The average residence is using more and more electrical power each year. Even as we move from incandescent lighting to Compact Fluorescent (CFL’s) or LED lighting, our electrical dependency is growing. While our appliances have become more efficient and our use of insulation and energy conservation methods are lowering our individual use, we have become dependant on our air-conditioned homes where we can work and play with the amenities of the theater and the office.
Many older homes have undergone some type of electrical system upgrade. This may be a service upgrade from 60 AMP fuses to 100 AMP circuit breakers. Some may have had a 200 AMP panel installed with a main earth ground run to a ground rod and bonded to the metal water lines in the home. Some, but not nearly all have had that ground extended to the individual electrical outlets in each room. However, most home inspectors and electrical contactors will tell you that they find older two-prong outlets (which are still made and available) replaced with a three-prong outlet, but no earth or equipment ground has been run. They should have replaced the broken or damaged two-prong outlet with another two-prong outlet. This type of change is dangerous for both the electronic equipment and the home’s occupants. As many of the electrical appliances now come with a three-prong plug, any miss wiring or electrical component failure could put line voltage on the metal case, the cord, cover plate and even down stream to another outlet. Additionally, older wiring, this is two-wire, non–grounded circuits can cause interference, static, ground looping and other problems even when used correctly. That third wire, the equipment or earth ground allows for excess electrical amperage to be bled off, thus eliminating many of the common noise issues that can be found in older homes.
Yes, rewiring an entire house can be costly and time consuming. If the home has wood or metal lath, the cost can easily climb above $2,500.00. However, the whole house doesn’t necessarily need to be rewired. Having a licensed electrician review you electrical system and make a recommendation to protect both your equipment and family is a wise choice. Upgrading or running a dedicated grounded circuit for your equipment may be just the answer that you need. Remember, just adding the three-prong outlet to a non-grounded circuit will not protect your equipment or you from electrical hazard.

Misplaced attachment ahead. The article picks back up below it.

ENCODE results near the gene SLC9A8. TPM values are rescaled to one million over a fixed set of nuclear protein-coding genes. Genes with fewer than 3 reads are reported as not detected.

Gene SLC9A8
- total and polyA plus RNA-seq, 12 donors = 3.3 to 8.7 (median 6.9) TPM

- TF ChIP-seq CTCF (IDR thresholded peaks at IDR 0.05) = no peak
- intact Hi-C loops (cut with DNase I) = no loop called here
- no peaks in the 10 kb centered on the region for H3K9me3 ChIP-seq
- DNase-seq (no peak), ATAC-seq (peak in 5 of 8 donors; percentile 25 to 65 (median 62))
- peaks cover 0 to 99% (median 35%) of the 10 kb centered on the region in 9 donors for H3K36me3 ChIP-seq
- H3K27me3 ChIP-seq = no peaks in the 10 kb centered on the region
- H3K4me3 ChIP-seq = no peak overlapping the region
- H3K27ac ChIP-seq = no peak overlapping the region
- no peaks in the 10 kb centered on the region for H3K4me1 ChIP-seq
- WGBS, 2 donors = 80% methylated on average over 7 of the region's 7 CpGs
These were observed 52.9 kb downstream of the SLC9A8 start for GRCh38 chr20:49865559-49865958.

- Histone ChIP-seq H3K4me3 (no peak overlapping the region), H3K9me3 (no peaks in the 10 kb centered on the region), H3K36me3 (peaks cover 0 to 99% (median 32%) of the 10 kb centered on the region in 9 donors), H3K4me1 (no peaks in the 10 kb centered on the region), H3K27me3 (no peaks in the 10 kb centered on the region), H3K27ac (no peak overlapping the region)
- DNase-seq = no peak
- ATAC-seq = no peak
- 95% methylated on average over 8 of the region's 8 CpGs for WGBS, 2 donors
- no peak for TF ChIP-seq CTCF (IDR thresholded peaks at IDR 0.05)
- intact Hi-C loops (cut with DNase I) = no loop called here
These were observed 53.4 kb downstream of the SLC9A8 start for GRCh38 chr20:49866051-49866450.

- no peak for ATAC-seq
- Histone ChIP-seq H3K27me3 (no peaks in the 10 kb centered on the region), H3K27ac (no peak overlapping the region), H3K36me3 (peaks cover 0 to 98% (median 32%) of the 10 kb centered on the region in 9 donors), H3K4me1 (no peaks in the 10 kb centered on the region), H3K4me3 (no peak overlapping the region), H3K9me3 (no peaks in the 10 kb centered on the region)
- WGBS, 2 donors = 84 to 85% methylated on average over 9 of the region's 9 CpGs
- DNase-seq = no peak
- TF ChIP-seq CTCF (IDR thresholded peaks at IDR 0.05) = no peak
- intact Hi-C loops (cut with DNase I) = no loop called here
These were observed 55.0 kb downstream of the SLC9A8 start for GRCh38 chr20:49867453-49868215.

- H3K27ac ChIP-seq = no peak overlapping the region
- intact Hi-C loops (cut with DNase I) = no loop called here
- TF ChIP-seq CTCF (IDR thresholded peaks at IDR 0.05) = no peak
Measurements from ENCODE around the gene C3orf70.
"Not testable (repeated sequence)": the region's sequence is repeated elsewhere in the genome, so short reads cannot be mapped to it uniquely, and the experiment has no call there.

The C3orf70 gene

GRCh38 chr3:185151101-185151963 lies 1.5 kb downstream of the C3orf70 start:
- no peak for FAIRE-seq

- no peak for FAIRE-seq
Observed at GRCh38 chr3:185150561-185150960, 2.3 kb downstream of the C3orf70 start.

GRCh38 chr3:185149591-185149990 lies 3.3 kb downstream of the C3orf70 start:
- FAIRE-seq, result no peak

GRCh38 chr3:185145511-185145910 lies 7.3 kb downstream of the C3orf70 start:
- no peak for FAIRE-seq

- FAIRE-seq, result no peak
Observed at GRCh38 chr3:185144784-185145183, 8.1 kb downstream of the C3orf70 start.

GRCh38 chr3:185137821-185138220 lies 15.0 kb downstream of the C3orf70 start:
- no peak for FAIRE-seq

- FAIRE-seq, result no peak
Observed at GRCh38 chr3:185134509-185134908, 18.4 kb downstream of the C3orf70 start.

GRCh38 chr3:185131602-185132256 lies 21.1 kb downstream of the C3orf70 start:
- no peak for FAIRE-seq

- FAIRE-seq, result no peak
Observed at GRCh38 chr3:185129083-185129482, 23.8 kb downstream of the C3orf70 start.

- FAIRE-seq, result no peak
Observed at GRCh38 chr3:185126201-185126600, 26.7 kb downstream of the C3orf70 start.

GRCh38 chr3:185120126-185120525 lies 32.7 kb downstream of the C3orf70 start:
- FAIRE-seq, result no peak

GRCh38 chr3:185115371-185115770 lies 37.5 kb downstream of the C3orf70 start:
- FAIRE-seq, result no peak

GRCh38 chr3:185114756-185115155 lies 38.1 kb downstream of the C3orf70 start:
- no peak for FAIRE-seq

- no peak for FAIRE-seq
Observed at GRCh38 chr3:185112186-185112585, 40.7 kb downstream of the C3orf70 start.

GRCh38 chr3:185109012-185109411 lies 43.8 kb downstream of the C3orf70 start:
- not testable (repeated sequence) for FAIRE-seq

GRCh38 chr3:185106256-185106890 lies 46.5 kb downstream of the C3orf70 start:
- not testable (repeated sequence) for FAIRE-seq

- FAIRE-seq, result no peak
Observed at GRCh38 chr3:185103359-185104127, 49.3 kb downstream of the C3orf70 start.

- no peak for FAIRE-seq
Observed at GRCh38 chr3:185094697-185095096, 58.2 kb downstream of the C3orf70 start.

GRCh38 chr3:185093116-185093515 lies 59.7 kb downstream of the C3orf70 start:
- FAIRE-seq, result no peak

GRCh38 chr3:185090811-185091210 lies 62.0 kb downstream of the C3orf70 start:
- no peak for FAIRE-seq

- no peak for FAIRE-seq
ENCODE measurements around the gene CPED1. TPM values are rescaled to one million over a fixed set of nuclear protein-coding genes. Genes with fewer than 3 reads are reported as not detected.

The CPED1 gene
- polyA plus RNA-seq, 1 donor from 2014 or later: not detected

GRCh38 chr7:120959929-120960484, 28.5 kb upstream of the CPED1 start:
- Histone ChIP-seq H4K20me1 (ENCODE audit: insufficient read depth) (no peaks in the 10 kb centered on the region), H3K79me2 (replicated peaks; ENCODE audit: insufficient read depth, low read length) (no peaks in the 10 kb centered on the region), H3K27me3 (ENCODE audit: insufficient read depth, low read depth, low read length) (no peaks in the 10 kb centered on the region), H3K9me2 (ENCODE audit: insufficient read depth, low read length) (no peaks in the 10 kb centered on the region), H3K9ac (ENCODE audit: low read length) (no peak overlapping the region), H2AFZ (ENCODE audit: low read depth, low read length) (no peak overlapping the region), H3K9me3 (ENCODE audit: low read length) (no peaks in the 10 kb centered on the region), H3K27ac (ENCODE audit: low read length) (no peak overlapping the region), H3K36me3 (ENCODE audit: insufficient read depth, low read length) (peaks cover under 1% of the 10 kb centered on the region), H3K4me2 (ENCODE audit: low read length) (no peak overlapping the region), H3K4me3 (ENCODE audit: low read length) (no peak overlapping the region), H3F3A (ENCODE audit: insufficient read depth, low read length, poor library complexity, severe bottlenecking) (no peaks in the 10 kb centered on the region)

Here are some easy steps to take to protect your family and your sensitive electronic equipment.
- Always use a quality surge protection power strip with a fuse for your electronic equipment installations. Never overload a duplex receptacle by adding multipliers, i.e. multi-plugs directly to the outlet!
- When in doubt, call a qualified, licensed electrician to evaluate the location of the equipment and the load required to power it. This is cheap insurance against failure or injury.
- If you find static, intermittent skips or jumps, review your installation, the wiring to see if you have speaker wires overlapping power cords. In all cases, turn off the equipment; unplug the power strip from the wall and then look at the wiring. If the power cords are very warm, i.e. hot, do not plug them back in, call an electrician.
- Always, always follow the instructions found in the equipment packing boxes. Never rely on a salesman to give you installation facts!
Your homes electrical system was designed for the equipment available at the time it was built. If your home is older than twenty years, that is, built before 1980, you should have the electrical system reviewed and inspected before you make any major electronic additions. If you are planning to add a home theater, multi-room audio-video system or any energy management devices, having an electrical check-up will save you time, frustration and money in the long run. Protect you investment; always review the power requirements before you plug in!